Credit Valley Conservation (CVC) will restart ash tree removals at Rattray Marsh Conservation Area due to the invasive forest pest – emerald ash borer (EAB). EAB is a shiny green beetle, not native to North America. It infests and kills 99.9 per cent of all ash trees. The trees being removed are already infested, cannot be saved and pose a hazard to people on trails and private property.
Removal of infested ash trees will begin during the week of September 17, 2015. Work will take place Monday – Friday, 8:30 a.m. to 3:30 p.m. and will continue into early 2016. Continue reading CVC to Remove More Infested Ash Trees at Rattray Marsh Conservation Area
Landscaping is a source of pride for landowners. Beautiful trees, plants and flowers with bursts of vivid colour are only part of the story. The other part is the long list of welcomed visitors. Vibrant songbirds, migrating butterflies and busy bumblebees bring life and excitement to any garden. Native plants are proven to attract more welcomed wildlife, giving you a garden that’s truly buzzing.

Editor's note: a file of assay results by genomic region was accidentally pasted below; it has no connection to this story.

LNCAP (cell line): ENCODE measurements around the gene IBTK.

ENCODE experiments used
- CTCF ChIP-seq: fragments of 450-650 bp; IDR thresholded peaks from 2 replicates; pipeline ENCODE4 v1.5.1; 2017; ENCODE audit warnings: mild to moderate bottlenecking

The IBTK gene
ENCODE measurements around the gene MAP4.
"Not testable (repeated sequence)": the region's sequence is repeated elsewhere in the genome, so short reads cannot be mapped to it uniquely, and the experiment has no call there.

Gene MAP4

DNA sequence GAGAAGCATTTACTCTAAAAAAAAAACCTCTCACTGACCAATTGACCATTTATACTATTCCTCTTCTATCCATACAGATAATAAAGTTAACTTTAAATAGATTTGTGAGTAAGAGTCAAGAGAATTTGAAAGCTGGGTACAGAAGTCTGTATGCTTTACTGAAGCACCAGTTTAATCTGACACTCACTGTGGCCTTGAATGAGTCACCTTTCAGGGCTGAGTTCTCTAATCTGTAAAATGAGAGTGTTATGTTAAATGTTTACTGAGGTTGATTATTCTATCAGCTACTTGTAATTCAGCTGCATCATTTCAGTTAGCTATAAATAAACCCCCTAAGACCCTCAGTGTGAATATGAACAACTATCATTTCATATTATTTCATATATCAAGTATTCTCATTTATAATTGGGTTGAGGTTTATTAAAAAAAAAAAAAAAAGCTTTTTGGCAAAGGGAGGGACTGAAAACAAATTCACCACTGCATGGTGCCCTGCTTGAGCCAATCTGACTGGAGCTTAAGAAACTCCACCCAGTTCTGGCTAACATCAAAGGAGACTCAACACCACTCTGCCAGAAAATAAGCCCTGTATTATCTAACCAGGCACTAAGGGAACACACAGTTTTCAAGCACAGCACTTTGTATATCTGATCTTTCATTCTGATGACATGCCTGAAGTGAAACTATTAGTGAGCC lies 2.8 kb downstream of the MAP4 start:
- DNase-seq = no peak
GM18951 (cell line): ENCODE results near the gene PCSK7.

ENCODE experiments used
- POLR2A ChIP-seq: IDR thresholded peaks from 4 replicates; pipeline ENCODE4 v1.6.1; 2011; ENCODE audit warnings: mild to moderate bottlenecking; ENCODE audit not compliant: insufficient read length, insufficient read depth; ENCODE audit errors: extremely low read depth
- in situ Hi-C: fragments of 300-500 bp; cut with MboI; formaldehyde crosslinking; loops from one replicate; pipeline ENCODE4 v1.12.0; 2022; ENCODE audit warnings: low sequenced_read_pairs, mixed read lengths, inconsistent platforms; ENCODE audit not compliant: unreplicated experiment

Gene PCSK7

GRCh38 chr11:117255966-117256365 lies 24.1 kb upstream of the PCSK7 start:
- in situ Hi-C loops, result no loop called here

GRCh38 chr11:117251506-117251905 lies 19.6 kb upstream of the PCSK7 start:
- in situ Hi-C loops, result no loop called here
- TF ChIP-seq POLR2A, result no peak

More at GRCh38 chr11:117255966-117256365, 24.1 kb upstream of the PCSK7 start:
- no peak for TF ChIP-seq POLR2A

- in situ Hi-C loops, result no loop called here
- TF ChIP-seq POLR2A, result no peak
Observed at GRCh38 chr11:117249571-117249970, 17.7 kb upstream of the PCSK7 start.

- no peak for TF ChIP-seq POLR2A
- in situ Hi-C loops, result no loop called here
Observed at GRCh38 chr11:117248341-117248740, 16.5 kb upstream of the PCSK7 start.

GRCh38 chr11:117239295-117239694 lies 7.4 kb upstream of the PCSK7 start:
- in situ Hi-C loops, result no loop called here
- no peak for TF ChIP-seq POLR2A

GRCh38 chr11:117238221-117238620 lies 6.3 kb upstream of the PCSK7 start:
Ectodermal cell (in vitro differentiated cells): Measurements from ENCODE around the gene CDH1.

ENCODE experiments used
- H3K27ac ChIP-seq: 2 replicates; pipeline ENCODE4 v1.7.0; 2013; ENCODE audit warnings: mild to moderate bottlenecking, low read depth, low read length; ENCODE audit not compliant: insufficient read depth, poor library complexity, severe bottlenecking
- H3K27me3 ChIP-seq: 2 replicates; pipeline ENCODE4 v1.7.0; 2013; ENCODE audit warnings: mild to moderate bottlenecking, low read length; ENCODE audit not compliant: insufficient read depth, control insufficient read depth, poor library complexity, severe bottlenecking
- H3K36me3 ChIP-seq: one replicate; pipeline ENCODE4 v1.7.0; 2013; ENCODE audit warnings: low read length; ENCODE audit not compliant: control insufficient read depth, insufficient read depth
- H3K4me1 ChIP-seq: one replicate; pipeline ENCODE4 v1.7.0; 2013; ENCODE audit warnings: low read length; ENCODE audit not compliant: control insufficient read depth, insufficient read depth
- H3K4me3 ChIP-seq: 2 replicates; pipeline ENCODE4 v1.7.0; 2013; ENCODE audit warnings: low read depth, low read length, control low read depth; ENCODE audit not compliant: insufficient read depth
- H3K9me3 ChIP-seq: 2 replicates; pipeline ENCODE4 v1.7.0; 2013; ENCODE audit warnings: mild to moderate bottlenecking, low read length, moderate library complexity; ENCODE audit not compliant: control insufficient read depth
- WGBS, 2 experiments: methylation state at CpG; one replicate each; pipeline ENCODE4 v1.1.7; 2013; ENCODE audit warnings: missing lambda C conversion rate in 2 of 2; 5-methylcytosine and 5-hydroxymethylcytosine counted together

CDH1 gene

Ontario’s local wildlife are perfectly adapted to Ontario’s native plant species. For example ruby-throated hummingbirds will eat nectar from cardinal flowers while pollinating them at the same time. When the cedar waxwing, a very beautiful bird, eats the berries from a red cedar, the germination rate is three times higher than if they didn’t pass through a bird at all. Turtlehead flower nectar contains a ‘medicine’ for bees to reduce intestinal parasites. So while bees are busy eating they are healing themselves and pollinating flowers. These examples of plant-animal symbiosis result from millennia of native plants and native wildlife evolving together in the same ecosystems. Continue reading Native Plants Bring All the Birds to the Yard